When taxable fringe benefits are included in wage income, all shareholders will share in the corporation’s additional compensation deduction, according to each shareholder’s percentage ownership in the corporation (under the normal per-share, per-day allocation rules). However, if one person owns all of the stock, his or her compensation is increased, but pass-through income from the S corporation is decreased by the same amount.

Fortunately, payments of health insurance premiums for shareholders will not be considered distributions for purposes of the one-class-of-stock rule. Furthermore, fringe benefit programs are not considered "governing provisions;" therefore, providing fringe benefits will not create a second class of stock unless they are part of a plan to circumvent the one-class-of-stock rule.

This article provides just a brief overview of these complicated and confusing rules. Please contact us if you would like information on the 2% S corporation shareholder rules or have tax planning or compliance questions.


Recent Graduates’ Job Search and Moving Expenses

With many college and high school graduates still looking for jobs, we thought it would be a good time for a refresher on which expenses are and are not deductible in connection with landing that first post-graduation job.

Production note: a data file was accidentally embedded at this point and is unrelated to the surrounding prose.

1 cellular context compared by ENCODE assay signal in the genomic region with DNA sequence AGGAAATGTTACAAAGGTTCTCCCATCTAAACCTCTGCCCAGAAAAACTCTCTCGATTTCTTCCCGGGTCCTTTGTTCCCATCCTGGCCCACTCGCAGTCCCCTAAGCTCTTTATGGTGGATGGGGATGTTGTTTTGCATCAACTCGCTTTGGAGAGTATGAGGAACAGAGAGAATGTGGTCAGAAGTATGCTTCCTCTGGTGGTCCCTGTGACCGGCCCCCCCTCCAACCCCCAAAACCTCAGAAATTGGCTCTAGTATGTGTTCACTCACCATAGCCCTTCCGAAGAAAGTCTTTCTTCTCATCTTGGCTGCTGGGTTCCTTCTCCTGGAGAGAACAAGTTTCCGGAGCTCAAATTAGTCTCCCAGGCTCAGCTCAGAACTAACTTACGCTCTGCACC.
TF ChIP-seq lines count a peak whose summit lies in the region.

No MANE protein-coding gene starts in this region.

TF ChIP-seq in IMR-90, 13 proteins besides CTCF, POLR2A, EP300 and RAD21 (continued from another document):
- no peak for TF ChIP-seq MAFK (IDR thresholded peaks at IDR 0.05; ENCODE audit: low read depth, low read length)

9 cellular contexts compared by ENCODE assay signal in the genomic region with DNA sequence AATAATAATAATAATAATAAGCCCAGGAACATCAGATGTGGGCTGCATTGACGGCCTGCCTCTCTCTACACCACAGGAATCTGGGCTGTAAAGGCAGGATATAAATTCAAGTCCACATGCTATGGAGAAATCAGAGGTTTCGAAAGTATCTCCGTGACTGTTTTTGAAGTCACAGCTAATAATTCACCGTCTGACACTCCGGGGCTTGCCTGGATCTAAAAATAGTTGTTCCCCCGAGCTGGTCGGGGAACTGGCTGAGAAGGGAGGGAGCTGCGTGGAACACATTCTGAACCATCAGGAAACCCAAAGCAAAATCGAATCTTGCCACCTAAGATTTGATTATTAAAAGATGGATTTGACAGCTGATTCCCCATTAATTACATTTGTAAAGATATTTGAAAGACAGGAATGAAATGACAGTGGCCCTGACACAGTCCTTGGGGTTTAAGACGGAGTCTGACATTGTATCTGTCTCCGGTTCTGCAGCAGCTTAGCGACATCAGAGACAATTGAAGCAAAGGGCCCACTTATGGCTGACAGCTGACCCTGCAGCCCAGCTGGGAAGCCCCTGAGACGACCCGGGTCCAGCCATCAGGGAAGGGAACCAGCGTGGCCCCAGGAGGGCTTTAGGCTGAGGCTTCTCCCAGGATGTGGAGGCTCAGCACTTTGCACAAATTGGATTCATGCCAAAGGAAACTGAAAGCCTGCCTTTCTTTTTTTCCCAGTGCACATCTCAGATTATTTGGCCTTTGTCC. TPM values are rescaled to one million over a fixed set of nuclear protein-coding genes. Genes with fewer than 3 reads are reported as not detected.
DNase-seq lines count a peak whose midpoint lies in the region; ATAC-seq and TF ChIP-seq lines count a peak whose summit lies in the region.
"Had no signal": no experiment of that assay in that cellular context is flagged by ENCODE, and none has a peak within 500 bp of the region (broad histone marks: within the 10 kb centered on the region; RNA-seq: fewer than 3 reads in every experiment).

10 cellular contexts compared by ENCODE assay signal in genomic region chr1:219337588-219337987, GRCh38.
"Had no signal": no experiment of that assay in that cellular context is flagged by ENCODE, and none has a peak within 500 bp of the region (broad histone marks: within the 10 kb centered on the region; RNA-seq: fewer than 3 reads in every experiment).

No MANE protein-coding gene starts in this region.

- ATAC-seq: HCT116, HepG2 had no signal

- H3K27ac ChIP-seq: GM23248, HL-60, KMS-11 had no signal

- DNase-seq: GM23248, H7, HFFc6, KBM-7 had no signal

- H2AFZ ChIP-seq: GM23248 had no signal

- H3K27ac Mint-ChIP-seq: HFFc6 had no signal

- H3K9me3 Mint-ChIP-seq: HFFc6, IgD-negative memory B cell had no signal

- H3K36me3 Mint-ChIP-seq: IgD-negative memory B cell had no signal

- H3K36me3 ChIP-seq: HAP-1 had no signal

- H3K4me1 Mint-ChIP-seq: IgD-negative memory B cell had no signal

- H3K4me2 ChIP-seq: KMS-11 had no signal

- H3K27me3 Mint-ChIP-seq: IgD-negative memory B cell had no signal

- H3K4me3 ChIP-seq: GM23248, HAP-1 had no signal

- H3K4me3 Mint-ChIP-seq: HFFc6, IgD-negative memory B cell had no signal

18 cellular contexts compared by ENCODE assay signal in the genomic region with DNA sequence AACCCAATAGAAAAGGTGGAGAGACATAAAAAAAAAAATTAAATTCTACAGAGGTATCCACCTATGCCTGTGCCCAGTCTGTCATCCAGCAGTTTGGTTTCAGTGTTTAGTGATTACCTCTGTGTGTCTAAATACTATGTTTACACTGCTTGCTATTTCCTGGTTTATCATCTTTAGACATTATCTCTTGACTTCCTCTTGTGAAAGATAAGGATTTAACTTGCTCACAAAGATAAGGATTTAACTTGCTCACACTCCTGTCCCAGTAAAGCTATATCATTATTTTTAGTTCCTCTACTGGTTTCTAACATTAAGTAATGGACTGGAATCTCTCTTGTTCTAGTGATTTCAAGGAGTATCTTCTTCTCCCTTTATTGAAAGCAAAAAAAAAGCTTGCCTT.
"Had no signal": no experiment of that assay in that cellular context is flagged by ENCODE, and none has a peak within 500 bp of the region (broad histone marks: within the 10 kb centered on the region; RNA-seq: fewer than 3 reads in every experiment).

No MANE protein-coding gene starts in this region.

Job Search Expenses

Expenses incurred by taxpayers when searching for new employment in the same trade or business are deductible as a miscellaneous itemized deduction. Therefore, they are deductible for regular tax purposes and only to the extent they and other miscellaneous itemized deductions exceed 2% of adjusted gross income (AGI). Examples of deductible job search expenses include employment agency fees, resume preparation expenses, and travel and transportation expenses. Additional expenses that may be deductible include employment counseling fees, postage, typing and printing, and advertising.

However, the costs of finding first-time employment are not deductible, since first-time employment by definition cannot be in the taxpayer’s same trade or business. Therefore, recent college and high school graduates seeking first-time employment cannot deduct any of their job search expenses.